Kristopher Bras is an Ottawa-area writer and lifelong hockey fanatic. A graduate of Algonquin College’s Professional Writing program, he has worked as a consultant for Ottawa Sport Council, a web content writer for the Cornwall Colts Jr. A Hockey Club and as the NHL Eastern Conference Editor for Hockey’s Future. He became a contributor to HockeyNow in 2014, covering both Junior A and Major Junior leagues. After a brief departure, Kristopher has returned to the publication as its new CHL Insider, with bi-weekly CCHL articles.
A CHLer’s season is never really over. While NHL draft-eligibles tested their physical capacity this week at the NHL combine, young goaltenders are beginning the evaluation process for the upcoming year’s national junior teams.
On Sunday, the Windsor Spitfires became the seventh host team to win the Memorial Cup without winning its respective league championship. The win has many criticizing the format, some even spouting off that the Spitfires didn’t deserve to win—but that’s nothing but a lot of hot air.
When HockeyNow published its Memorial Cup issue last week, we did a panel where four of us made our predictions for the tournament results. Three of us picked the Spitfires to finish last, with one of us figuring them for third.
The Windsor Spitfires are underdogs at this year’s Memorial Cup, but the team has plenty of weapons at its disposal – and a tank full of gas. The City of Windsor last hosted the Memorial Cup in 1981, back when it was held in neutral cities. Since the format was restructured in 1983, the Spitfires have played in the tournament three times – advancing to the final on each occasion. They won twice, in 2009 and 2010.
All three CHL leagues are down to two teams, and the final round is set to begin this week. All three league powerhouses have advanced to the finals, but they’ll have to overcome some hot underdogs to advance to the Memorial Cup.
The Carleton Place Canadians have succeeded at winning their fourth consecutive Bogart Cup. Now, the team looks ahead to the Fred Page Cup, which commences today in Terrebonne.
When the CHL playoffs began (and throughout most of the year), there were three clear favourites in every league: the Saint John Sea Dogs (QMJHL), the Erie Otters (OHL) and the Regina Pats (WHL).
When I started this “Hot and Cold” column at the beginning of the playoffs, I had a feeling that it could get repetitive. Given that the Otters generally score twice as many goals as everyone else, they have four or five guys who will always be tearing up the stat sheet.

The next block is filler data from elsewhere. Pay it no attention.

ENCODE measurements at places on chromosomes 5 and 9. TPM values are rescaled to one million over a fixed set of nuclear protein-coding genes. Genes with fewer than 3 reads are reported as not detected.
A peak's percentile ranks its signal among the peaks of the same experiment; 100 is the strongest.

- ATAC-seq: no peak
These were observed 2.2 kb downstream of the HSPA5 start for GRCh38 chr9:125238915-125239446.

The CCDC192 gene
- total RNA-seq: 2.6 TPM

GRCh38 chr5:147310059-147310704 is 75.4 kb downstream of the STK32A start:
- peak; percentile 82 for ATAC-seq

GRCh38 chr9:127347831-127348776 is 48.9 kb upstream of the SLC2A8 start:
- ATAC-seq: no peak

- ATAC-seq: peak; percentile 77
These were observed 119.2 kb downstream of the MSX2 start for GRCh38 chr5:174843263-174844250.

The game of hockey is evolving all the time, and the same is true for the tools available to minor hockey associations. But in a hockey system populated with old-school veterans of the game who have always used the same management strategies, are teams making the most of the resources available to them?
The CHL playoffs have made it through two rounds. In each league, several noteworthy players have turned in clutch efforts to help their teams advance. Here are the top performers to watch from each league in Round Three—at every position
The Carleton Place Canadians have advanced to the CCHL finals for the fourth consecutive season, and for the second year in a row, are facing the Ottawa Jr. Senators for the Bogart Cup Championship.
The first round of NHL Entry Draft always contains a liberal helping of CHL talent, and this year will be no different. Typically, there are a few players who gain considerable attention during their draft year.
We’re now well into the second round of the OHL playoffs, and each matchup has played at least two games. During that time, some players have stood up to play some of the best hockey of their career, while others have faltered.
The Ottawa Jr. Sens have taken a 2-0 series lead on the Cornwall Colts, who went into the playoffs as the league’s second seeded team. The Jr. Sens surprised the Colts with a 5-1 victory on Thursday, March 30th, and followed it up with a hard-fought 2-1 win on Saturday.
The OHL’s Erie Otters, the WHL’s Regina Pats and the QMJHL’s Saint John Sea Dogs have been the CHL’s darlings all year. Now, the three teams are undefeated and on their way to fulfilling their destiny to create what could be one of the greatest Memorial Cups in recent memory.